Luke 7:23

And blessed is he, whosoever shall not be offended in me.

King James Version (KJV)

Other Translations for Luke 7:23

And blessed is he whosoeuer shall not be offended in me.
- King James Version (1611) - View 1611 Bible Scan

"Blessed is he who does not take offense at Me."
- New American Standard Version (1995)

And blessed is he, whosoever shall find no occasion of stumbling in me.
- American Standard Version (1901)

And a blessing will be on him who has no doubts about me.
- Basic English Bible

and blessed is whosoever shall not be offended in me.
- Darby Bible

And blessed is he, to whom I shall not be a stumbling block.
- Webster's Bible

And blessed is every one who does not stumble and fall because of my claims."
- Weymouth Bible

Blessed is he who is not offended by me."
- World English Bible

And he that schal not be sclaundrid in me, is blessid.
- Wycliffe Bible

and happy is he whoever may not be stumbled in me.'
- Youngs Literal Bible

Bible Commentary for Luke 7:23

Wesley's Notes for Luke 7:23


7:22 To the poor the Gospel is preached - Which is the greatest mercy, and the greatest miracle of all.

7:24 When the messengers were departed - He did not speak the following things in the hearing of John's disciples, lest he should seem to flatter John, or to compliment him into an adherence to his former testimony. To avoid all suspicion of this kind, he deferred his commendation of him, till the messengers were gone; and then delivered it to the people, to prevent all imaginations, as if John were wavering in his judgment, and had sent the two disciples for his own, rather than their satisfaction.


Discussion for Luke 7:23

  • Greg on Luke 7:23
    Kags,

    If the feet of the Messiah do not touch the earth at His return, how do you explain Zechariah 14:4?

    "And his feet shall stand in that day upon the mount of Olives, which is before Jerusalem on the east, and the mount of Olives shall cleave in the midst thereof toward the east and toward the west, and there shall be a very great valley; and half of the mountain shall remove toward the north, and half of it toward the south."

    Also, if the body of Christ is taken out before the Tribulation, then who are those that endure until the end? (Mark 13:27, 1 Corinthians 15:52)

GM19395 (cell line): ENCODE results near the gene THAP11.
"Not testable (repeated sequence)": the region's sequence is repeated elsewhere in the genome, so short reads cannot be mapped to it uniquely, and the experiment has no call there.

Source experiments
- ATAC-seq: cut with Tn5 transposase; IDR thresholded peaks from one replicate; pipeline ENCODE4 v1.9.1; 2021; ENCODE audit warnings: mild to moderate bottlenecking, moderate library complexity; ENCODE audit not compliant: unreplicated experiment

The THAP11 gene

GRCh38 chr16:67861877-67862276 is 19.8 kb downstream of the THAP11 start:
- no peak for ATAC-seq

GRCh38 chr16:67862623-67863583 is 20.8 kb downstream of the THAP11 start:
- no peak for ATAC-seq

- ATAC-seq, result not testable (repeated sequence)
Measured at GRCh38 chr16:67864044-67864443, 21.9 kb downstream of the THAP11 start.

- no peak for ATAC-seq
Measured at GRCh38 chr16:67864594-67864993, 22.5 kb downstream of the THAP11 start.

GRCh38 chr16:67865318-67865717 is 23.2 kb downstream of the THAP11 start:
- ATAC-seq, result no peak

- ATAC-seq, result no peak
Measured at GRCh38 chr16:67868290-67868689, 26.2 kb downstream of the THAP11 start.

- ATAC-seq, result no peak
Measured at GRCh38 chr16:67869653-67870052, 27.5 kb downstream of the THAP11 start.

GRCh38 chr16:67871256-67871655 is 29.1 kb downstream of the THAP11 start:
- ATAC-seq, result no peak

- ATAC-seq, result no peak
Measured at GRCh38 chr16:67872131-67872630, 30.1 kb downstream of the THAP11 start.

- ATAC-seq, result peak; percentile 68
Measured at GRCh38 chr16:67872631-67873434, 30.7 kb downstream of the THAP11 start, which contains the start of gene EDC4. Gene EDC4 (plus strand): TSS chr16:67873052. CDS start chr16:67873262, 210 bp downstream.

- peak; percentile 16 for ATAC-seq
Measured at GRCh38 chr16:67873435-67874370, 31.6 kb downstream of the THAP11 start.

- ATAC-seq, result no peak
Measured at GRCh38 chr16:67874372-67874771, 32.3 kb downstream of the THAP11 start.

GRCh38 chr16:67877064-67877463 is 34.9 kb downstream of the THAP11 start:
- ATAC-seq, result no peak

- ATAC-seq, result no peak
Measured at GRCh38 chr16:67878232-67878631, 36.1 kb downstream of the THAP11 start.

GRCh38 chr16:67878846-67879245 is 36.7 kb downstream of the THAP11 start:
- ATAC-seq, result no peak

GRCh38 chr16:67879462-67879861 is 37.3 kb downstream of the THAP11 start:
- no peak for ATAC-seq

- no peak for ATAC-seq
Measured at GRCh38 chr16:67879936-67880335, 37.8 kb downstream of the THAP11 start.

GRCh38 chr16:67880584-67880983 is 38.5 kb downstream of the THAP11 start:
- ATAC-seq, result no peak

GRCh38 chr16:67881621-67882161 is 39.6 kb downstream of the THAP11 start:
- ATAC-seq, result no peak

He that endureth to the END shall be saved (Matthew 10:22)

    So shall it be at the end of the world: the angels shall come forth, and sever the wicked from among the just, (Mark 13:49)

    Are we not told that it "is thankworthy, if a man for conscience toward God endure grief, suffering wrongfully" (1 Peter 2:19).
  • Kay - in Reply on Luke 7:23
    From my reading of the word, with the Holy Spirit's help, there seems to me to be nothing that says we will be taken out of here before Christ's return. The question of two being together and one taken away is answered by Christ with his saying that the one taken is taken to where the eagles gather and where the eagles are, there the slain are. Also Job 39:40 talks about that place of the eagles being where the slain are. Ephesians 1:20 says when we are saved, immediately we are seated in

    Christ in the Heavens (the New Heavens ) where we are blessed with all spiritual blessings in high places. Although we don't feel it right now, we're already there. We are Christ's bride. Rev 21:2. We ARE the New Jerusalem so when Christ returns, there we are with him. Rev 21:10. He comes here to earth WITH the New Jerusalem, gathers up to us those who are remaining here on the earth and CONTINUES to come down to the earth where we will rule with him here on the earth and kings and judges for 1000 years. Nowhere does it say he comes down and then returns back up, but rather proceeds to come down here TO RULE for 1000 years. This is the truth as I have read it from the Word of God, Jesus Christ. He IS the Word of God, the Holy Scriptures, and he is alive, the living Word.
  • Bob Hilt - in Reply on Luke 7:23
    Jesus tells us plainly in Matthew 13:24 Another parable put he forth unto them, saying, The kingdom of heaven is likened unto a man which sowed good seed in his field:

    25 But while men slept, his enemy came and sowed (weeds) tares among the wheat, and went his way.

    26 But when the blade was sprung up, and brought forth fruit, then appeared the tares also.